Crispy Gamer

OnLive: Hoping to be Fashionably Early to the Remote Play Party



Even though the Game Developers Conference is supposed to be about, y'know, game development, it was actually a game distribution system called OnLive that quickly became the talk of the show. It's not hard to see why: the service promises to revolutionize gaming by running high-end games on remote servers, taking in player input over the Internet and sending the experience back as a simple video stream that can be run on any low-end computer or a low-cost set-top box. If it works, OnLive could make the cycle of buying expensive video game consoles and top-of-the-line computers utterly obsolete.

Of course, the "if it works" part of that sentence is the key. The company showed a demo of the technology at GDC, and while my experience playing Crysis from a remote server hundreds of miles away was passable, it was far from perfect. The video quality was inconsistent, ranging from ultra-grainy, YouTube-style compression to a sort of muddy high definition that didn't look quite as crisp as I'd have expected from a high-end local PC. The bigger problem, though, was the slight-but-noticeable lag between my tapping a key and seeing the resulting action appear on screen. This kind of delay is near meaningless for some games -- puzzles and MMOs, for example -- but in the FPS and RTS-filled world of computer gaming, this is a potentially fatal flaw. And remember, this was under close-to-ideal demo conditions at a trade show. Will OnLive really be able to maintain even this low level of performance when thousands or even millions of users are logging in at once?

Here's the thing: It might not matter. Sure the experience might be imperfect right now, but it won't always be this way. Assuming Moore's Law keeps up at its current rate, processing and streaming high-definition game video in real time with near-zero latency will eventually be as trivial as transmitting an instant message is today. It may take a decade (or even more) but it seems inevitable that, one day, gaming over a remote server will be nearly indistinguishable from gaming on a local console or computer.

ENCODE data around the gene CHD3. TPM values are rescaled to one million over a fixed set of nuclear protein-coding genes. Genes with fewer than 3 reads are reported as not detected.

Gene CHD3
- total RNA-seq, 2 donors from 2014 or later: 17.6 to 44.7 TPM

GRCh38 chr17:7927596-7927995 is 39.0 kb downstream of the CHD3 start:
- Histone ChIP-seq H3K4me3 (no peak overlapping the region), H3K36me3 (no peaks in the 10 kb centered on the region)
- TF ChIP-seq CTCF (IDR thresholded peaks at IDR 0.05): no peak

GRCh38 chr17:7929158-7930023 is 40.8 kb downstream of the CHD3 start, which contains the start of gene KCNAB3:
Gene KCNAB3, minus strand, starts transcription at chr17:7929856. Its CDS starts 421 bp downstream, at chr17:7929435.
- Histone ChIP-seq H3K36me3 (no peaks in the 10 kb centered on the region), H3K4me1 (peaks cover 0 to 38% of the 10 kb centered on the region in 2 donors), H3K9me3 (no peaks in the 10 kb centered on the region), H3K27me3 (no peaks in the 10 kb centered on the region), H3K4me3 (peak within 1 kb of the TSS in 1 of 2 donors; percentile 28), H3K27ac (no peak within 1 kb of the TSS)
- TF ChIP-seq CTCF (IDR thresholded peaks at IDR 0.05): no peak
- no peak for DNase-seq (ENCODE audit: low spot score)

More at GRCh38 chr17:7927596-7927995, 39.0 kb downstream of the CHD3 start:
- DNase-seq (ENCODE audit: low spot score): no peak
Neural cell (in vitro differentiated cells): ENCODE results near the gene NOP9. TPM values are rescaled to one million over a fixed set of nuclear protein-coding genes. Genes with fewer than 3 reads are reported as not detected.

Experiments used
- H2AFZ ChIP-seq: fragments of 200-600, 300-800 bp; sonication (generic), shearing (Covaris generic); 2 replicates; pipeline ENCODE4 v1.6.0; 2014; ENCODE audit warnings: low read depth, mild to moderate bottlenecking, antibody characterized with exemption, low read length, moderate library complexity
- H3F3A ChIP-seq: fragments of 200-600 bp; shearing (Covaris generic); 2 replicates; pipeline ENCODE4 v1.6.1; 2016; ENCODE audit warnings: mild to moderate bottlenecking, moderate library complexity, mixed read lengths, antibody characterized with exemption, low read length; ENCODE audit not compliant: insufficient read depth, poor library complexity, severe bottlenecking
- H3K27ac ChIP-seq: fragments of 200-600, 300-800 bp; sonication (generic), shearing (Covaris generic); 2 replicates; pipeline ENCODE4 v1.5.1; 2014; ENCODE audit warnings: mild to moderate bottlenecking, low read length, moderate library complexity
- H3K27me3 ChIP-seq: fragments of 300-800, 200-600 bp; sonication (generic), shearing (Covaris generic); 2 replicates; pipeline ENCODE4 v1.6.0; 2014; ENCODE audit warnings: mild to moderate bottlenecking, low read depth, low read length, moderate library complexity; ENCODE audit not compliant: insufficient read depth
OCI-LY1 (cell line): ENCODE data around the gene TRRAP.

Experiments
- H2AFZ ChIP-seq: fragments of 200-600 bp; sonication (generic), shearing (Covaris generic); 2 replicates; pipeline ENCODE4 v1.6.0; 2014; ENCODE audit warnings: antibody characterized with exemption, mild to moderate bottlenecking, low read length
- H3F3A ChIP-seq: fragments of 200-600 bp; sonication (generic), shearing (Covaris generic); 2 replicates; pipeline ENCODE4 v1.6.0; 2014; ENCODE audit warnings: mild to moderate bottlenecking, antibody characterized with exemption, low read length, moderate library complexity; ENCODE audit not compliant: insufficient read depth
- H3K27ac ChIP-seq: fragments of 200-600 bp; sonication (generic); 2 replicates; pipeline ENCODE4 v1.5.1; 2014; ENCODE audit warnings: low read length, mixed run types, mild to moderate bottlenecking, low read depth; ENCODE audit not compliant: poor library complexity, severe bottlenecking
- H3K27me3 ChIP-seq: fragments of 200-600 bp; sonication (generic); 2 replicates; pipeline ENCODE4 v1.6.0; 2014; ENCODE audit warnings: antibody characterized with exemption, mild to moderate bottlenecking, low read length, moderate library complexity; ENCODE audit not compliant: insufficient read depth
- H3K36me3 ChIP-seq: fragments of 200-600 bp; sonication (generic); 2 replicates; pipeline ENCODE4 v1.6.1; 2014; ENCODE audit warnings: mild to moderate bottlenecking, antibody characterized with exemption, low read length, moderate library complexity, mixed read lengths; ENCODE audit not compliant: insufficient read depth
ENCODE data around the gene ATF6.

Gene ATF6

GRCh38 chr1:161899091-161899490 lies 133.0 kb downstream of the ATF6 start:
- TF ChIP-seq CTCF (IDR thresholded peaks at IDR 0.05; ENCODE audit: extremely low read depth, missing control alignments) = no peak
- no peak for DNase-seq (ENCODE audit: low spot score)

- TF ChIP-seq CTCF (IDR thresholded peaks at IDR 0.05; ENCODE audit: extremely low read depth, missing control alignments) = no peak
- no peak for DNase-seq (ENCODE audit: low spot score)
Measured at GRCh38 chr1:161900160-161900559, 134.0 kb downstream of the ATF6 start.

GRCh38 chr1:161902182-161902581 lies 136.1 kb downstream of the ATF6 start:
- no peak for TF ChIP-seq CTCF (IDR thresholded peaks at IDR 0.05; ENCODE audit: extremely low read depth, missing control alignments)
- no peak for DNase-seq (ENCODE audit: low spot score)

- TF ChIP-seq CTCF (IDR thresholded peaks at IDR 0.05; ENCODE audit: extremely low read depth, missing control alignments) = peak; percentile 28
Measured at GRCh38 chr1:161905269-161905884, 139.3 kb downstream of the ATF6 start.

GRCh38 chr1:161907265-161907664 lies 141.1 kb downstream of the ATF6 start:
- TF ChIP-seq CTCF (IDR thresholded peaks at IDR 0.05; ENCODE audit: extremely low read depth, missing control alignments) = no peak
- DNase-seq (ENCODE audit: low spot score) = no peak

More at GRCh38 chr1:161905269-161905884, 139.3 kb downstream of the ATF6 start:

That day obviously isn't here yet, but again, it might not matter. If OnLive can attract enough interest in its current, imperfect form, it could manage to hang on as a company until that day when seamless remote play is a reality. When that day comes, OnLive would be the established, well-known brand in the space, ready to accept the flood of mass market users that will come rushing to enjoy seamless, high-end gaming without the need to buy high-end hardware.

That's what I imagine OnLive's plan is, anyway. They're hoping to be early enough to the remote gaming party to introduce themselves to those first few stragglers walking in the door. Then, when the party really gets going, all the latecomers will see OnLive as the life of the party, not as the awkward earlybird hanging out by the bowl of dip. It's a risky strategy, but one that has a bigger potential upside than showing up to the party near the end, when all the cool people have left and the beer keg is down to just foam and the tortilla chips are starting to get stale.

OK, I promise the analogy is over now. But the point stands!